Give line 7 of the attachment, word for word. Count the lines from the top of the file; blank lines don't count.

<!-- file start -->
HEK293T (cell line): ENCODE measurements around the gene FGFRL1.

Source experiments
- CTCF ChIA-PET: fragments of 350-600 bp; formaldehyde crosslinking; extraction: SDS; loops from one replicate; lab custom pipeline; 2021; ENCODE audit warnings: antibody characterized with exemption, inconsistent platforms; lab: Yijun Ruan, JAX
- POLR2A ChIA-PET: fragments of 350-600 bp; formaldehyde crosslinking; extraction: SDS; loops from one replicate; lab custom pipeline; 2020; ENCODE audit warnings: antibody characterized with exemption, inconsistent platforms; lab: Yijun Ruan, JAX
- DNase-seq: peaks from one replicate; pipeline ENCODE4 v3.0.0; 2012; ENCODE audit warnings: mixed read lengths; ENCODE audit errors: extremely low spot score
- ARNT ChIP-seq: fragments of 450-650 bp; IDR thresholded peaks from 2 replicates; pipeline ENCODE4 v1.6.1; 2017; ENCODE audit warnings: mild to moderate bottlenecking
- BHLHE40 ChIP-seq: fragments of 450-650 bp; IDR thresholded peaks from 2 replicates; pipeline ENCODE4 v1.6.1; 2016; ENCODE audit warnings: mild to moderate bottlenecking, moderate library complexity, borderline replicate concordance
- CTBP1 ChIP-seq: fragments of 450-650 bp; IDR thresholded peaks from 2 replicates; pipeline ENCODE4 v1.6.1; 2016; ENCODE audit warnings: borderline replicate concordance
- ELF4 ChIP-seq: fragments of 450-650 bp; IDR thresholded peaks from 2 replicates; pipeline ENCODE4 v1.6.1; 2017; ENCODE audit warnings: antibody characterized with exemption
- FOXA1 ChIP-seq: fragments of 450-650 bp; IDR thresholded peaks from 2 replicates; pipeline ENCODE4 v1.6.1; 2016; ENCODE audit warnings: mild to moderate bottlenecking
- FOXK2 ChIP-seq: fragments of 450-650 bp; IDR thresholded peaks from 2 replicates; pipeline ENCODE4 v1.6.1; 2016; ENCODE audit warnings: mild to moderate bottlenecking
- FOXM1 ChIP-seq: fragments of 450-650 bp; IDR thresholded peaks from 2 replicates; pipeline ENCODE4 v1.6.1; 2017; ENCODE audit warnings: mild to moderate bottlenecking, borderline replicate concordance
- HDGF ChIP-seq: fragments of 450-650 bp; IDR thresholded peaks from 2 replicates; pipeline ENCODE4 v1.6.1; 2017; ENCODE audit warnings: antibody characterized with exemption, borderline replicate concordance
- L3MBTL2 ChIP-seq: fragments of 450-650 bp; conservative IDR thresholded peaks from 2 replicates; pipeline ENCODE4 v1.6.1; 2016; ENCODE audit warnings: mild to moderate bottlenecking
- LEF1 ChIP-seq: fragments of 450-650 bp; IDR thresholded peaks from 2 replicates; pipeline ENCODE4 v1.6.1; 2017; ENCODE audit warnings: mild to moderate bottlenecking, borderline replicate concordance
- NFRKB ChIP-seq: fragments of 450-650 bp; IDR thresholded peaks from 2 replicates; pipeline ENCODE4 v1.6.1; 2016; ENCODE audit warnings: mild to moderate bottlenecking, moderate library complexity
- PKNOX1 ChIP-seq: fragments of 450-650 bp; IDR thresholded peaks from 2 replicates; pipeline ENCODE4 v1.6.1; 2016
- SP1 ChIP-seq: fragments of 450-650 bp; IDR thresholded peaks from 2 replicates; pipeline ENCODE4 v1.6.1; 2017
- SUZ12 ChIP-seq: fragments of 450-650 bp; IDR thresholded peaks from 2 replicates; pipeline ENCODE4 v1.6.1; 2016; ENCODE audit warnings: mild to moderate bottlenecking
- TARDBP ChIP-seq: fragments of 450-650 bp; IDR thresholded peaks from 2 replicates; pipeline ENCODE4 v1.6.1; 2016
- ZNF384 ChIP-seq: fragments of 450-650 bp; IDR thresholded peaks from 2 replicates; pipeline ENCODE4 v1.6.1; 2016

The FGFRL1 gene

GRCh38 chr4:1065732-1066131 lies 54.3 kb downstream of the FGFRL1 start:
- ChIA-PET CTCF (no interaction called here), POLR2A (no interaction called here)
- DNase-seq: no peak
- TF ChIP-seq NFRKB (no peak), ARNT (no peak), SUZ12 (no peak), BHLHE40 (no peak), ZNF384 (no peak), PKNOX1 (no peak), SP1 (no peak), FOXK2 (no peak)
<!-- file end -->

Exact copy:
- BHLHE40 ChIP-seq: fragments of 450-650 bp; IDR thresholded peaks from 2 replicates; pipeline ENCODE4 v1.6.1; 2016; ENCODE audit warnings: mild to moderate bottlenecking, moderate library complexity, borderline replicate concordance